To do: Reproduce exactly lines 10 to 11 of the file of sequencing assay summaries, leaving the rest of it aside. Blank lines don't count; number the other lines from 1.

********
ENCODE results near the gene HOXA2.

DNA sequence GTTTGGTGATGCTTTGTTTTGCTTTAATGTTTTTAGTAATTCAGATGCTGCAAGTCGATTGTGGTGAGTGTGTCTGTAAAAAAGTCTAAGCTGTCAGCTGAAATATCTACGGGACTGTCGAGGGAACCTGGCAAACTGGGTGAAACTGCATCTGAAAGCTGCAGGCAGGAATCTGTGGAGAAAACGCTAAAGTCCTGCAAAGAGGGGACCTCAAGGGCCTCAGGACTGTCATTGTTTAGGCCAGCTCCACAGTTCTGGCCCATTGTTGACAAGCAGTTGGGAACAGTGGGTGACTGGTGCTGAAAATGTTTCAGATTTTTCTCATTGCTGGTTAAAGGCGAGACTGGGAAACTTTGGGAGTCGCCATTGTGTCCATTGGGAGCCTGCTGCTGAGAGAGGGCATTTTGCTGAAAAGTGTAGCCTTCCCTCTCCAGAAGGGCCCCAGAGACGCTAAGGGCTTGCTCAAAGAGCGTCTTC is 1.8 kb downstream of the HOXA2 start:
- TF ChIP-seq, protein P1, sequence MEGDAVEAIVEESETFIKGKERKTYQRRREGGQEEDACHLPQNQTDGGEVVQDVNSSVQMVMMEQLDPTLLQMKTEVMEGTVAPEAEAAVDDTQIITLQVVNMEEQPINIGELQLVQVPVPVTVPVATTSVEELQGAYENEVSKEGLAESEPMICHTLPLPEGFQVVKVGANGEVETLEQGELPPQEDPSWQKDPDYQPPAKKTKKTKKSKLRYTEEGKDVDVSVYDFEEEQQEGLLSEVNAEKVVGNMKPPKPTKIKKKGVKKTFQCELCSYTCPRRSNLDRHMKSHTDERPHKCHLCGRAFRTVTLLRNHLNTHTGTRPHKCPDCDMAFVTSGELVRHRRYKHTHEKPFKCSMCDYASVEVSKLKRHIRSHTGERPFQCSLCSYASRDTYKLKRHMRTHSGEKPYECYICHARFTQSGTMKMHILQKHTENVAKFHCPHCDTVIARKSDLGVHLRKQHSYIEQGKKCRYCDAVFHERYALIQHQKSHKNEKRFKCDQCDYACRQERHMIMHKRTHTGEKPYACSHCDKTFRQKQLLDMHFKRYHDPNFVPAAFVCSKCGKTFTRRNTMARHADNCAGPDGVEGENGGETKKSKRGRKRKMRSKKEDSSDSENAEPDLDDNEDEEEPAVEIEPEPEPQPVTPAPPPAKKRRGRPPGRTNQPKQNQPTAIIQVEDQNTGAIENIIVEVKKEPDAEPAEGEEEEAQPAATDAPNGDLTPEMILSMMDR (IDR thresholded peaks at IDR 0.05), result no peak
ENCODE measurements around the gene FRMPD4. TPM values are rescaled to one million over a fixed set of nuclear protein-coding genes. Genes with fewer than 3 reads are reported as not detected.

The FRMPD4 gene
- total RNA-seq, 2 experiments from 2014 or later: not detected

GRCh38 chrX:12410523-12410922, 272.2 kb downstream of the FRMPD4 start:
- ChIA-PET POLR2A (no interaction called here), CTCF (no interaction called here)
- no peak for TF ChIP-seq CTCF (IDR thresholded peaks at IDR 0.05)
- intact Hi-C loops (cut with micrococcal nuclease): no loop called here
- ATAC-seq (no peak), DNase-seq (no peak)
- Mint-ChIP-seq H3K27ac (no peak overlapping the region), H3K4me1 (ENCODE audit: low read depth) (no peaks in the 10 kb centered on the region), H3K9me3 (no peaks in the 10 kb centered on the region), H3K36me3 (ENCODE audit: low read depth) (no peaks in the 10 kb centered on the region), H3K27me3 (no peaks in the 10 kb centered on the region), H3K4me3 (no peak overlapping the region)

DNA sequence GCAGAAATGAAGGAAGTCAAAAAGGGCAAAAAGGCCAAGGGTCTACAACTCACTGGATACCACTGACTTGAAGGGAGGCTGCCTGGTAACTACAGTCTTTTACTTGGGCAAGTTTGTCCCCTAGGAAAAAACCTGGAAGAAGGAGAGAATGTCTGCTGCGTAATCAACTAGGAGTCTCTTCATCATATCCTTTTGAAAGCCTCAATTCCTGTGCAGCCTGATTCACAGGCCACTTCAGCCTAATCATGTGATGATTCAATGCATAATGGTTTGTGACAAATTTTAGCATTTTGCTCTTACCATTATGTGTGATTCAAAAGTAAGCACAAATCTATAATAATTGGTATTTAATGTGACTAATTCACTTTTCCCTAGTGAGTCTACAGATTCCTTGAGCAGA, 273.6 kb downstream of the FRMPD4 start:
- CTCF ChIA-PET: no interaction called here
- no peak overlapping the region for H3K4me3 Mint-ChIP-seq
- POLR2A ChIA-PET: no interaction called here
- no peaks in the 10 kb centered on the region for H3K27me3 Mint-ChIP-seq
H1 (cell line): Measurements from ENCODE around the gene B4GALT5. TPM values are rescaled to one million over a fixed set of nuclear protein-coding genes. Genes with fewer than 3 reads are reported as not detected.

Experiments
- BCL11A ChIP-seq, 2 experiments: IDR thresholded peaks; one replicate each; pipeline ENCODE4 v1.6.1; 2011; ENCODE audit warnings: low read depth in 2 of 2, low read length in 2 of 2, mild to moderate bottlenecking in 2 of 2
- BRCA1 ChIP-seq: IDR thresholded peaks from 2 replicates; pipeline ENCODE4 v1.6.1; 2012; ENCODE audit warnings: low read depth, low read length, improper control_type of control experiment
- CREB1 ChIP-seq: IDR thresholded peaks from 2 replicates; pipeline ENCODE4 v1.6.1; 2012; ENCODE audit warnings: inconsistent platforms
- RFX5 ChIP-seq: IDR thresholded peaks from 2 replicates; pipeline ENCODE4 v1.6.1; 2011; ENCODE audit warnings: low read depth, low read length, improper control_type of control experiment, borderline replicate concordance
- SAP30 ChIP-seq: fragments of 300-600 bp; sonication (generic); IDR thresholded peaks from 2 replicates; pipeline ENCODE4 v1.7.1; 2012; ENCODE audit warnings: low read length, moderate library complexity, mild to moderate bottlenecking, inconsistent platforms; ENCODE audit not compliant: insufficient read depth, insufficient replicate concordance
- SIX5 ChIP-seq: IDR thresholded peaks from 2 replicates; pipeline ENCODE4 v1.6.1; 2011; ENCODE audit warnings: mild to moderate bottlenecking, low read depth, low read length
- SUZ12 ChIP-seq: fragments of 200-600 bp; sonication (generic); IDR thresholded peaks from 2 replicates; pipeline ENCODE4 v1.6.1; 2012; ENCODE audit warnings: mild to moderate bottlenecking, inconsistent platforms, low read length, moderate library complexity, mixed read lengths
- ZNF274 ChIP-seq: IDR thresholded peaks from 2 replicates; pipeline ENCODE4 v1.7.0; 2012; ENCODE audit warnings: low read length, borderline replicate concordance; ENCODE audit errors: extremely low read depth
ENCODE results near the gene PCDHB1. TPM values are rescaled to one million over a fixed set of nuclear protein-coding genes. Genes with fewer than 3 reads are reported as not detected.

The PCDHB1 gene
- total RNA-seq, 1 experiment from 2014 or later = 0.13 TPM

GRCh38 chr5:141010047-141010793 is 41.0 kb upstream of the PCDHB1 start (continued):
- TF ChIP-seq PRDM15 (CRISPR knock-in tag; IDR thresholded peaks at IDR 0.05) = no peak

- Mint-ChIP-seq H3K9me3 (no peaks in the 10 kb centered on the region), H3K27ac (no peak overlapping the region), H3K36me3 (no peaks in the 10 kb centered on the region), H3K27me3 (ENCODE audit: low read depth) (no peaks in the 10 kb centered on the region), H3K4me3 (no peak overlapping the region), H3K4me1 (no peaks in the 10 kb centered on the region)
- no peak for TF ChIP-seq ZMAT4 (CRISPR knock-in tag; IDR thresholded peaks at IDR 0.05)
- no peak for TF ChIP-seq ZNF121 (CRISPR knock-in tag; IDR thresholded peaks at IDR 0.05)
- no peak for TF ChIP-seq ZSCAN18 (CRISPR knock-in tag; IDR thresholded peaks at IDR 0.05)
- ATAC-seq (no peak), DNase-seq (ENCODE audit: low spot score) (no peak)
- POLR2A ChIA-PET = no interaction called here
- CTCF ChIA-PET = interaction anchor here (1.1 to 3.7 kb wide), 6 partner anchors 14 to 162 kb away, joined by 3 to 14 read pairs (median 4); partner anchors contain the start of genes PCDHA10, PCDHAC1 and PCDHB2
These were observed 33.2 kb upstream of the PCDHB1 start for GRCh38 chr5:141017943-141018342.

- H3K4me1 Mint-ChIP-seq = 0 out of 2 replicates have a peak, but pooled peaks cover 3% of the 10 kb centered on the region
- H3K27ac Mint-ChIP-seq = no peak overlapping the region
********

- intact Hi-C loops (cut with micrococcal nuclease): no loop called here
- ATAC-seq (no peak), DNase-seq (no peak)